While bamboo building materials can have the look of wood, it’s a far more sustainable material. Technically, bamboo is a grass, and it only takes three to five years to achieve a harvestable size. Plus, it regrows after cutting, allowing the same bamboo plants to be used repeatedly.

When it comes to strength and durability, many bamboo building materials perform incredibly well. They have capabilities similar to various kinds of wood, allowing many bamboo products to stand the test of time.

2. Hemp

Another one of the more sustainable wood alternatives, hemp, is incredibly fast-growing. Plus, a single acre yields more construction-grade fiber than you can get with wood, which is beneficial to the construction industry and the environment.

Hemp has made its way into a range of wood alternatives in construction. Besides being a material in some composite lumber, it’s also a top-performer in medium-density fiberboard (MDF), offering more strength than its wood counterpart.

3. Plastic

Plastic lumber is a type of composite that may or may not feature wood. It’s a growing segment in the building industry. Different plastic lumber products can serve as wood alternatives in construction projects of all kinds. While it’s most prominent in patio decking, as the material doesn’t require finishing or maintenance and is highly durable and weather-resistant, there is also structural plastic lumber.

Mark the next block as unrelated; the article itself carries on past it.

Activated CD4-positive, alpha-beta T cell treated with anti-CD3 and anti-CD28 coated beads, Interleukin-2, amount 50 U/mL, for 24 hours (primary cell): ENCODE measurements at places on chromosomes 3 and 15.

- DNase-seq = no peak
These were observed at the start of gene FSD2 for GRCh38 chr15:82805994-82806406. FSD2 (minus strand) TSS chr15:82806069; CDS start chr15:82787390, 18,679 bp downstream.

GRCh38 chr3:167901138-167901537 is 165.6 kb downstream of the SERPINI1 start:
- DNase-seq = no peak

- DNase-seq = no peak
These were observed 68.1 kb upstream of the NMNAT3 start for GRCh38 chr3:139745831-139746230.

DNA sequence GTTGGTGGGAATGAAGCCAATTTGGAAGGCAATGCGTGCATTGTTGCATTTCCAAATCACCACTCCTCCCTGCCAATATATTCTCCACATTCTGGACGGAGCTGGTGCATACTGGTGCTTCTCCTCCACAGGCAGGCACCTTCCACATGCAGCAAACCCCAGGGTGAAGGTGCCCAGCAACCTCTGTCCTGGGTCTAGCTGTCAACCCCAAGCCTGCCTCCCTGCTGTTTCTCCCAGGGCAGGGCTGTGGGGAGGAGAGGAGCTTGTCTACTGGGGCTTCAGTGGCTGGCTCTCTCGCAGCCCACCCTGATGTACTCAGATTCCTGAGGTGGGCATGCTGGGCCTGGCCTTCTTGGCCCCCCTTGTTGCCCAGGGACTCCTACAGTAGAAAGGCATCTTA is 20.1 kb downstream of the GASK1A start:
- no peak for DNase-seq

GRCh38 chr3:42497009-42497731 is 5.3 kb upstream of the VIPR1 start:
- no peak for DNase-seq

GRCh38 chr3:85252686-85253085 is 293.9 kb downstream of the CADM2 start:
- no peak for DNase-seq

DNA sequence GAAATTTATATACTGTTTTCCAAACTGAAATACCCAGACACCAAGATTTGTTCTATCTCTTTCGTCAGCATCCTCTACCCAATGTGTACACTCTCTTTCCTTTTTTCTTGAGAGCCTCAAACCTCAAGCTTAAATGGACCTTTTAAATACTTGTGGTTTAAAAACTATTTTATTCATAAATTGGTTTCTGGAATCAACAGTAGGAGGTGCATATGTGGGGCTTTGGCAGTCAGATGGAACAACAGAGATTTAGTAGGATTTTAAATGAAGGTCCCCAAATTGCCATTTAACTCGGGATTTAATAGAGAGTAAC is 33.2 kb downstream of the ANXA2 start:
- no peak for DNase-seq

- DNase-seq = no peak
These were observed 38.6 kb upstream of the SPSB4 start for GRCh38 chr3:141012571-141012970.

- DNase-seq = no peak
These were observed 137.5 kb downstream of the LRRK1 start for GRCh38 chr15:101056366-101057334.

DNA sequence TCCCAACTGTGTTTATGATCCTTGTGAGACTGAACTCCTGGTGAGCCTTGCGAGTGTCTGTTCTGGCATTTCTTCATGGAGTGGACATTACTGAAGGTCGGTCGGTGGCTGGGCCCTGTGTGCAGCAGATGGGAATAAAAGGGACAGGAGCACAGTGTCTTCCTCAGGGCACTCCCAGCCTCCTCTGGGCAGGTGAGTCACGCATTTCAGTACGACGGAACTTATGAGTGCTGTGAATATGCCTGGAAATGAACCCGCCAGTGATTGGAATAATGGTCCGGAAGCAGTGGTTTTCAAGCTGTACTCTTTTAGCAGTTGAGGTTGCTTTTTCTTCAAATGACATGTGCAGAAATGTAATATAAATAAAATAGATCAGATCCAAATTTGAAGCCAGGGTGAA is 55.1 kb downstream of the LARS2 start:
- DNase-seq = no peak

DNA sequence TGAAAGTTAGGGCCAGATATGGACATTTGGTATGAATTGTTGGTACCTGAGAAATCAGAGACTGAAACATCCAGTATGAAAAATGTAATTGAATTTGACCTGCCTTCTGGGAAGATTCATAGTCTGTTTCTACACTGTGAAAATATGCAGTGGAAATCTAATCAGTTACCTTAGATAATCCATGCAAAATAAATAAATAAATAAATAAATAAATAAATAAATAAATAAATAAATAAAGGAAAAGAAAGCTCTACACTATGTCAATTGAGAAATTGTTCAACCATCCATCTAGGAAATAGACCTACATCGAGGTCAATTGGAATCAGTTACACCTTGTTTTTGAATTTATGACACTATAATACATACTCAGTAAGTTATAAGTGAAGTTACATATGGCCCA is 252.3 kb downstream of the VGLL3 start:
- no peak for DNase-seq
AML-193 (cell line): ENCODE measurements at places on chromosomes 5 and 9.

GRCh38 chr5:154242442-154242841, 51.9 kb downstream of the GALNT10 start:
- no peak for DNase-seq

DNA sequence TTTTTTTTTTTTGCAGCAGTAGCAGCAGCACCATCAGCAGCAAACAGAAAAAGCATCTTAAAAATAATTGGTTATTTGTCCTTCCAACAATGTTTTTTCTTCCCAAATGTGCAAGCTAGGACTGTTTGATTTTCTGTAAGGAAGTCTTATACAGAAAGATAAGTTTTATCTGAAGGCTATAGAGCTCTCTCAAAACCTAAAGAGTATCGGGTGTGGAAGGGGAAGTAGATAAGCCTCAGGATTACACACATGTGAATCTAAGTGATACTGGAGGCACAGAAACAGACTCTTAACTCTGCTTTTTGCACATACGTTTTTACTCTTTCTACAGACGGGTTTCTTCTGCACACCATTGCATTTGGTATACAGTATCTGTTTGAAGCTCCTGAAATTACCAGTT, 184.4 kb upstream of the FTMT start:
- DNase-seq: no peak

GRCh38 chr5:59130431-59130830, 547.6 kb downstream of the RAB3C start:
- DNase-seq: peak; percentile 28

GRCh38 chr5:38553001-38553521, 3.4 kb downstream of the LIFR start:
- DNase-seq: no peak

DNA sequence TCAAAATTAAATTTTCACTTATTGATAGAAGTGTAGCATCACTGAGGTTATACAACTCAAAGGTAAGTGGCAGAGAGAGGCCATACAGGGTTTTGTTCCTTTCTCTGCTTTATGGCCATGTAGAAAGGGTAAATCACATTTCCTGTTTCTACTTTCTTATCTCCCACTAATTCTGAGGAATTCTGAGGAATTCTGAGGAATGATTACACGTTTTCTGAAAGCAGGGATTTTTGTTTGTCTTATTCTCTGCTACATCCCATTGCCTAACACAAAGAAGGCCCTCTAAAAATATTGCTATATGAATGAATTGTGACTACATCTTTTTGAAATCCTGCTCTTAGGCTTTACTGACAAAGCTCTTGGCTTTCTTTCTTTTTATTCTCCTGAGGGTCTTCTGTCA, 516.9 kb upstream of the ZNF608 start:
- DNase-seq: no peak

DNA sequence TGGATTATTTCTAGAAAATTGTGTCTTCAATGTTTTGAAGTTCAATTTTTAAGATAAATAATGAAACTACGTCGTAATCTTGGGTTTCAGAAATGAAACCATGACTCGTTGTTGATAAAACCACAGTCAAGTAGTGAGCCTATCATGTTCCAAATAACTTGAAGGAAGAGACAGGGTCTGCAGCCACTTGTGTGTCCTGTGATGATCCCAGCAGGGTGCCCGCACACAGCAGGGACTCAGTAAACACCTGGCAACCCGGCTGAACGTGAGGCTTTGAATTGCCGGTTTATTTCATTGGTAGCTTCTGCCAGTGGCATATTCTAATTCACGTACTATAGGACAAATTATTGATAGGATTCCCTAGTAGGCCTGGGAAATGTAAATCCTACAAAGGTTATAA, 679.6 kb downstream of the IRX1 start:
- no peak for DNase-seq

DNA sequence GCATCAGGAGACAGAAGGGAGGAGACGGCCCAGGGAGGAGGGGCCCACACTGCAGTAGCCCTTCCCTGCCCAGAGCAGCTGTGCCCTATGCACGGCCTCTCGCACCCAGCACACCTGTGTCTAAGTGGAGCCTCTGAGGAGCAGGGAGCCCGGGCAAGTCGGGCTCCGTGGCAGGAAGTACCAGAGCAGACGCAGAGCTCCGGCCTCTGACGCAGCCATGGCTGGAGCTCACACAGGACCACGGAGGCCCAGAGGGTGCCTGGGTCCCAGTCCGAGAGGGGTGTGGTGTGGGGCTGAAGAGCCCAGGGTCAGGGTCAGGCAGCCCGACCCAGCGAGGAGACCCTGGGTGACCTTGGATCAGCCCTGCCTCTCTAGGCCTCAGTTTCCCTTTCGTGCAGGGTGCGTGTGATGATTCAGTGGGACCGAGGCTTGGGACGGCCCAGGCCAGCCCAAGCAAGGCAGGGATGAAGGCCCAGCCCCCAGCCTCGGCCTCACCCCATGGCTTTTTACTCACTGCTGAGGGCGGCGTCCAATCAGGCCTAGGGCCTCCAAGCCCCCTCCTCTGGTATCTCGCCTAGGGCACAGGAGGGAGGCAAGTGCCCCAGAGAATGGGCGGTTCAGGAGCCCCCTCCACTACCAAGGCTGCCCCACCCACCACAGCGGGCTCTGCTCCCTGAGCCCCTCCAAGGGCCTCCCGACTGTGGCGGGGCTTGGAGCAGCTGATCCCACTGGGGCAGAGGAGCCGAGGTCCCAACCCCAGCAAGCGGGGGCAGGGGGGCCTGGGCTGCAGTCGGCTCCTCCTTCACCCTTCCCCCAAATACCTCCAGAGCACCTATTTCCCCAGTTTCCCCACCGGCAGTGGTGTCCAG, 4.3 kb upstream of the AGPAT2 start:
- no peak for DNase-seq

In some cases, plastic lumber can be reasonably eco-friendly. There are recycled plastic wood products that help keep plastic waste out of landfills. However, not all products feature wood made from recycled plastic. So, if you’re eco-conscious, make sure you seek out recycled plastic wood instead of regular plastic timber.

4. Cork

cork flooring

Cork isn’t as widely used as some alternatives to lumber, but it can be a solid choice for flooring, wall coverings, and similar purposes. Instead of coming from the core of a tree, cork is made with bark. After it’s removed, the bark regrows reasonably quickly, making the material more sustainable than traditional wood.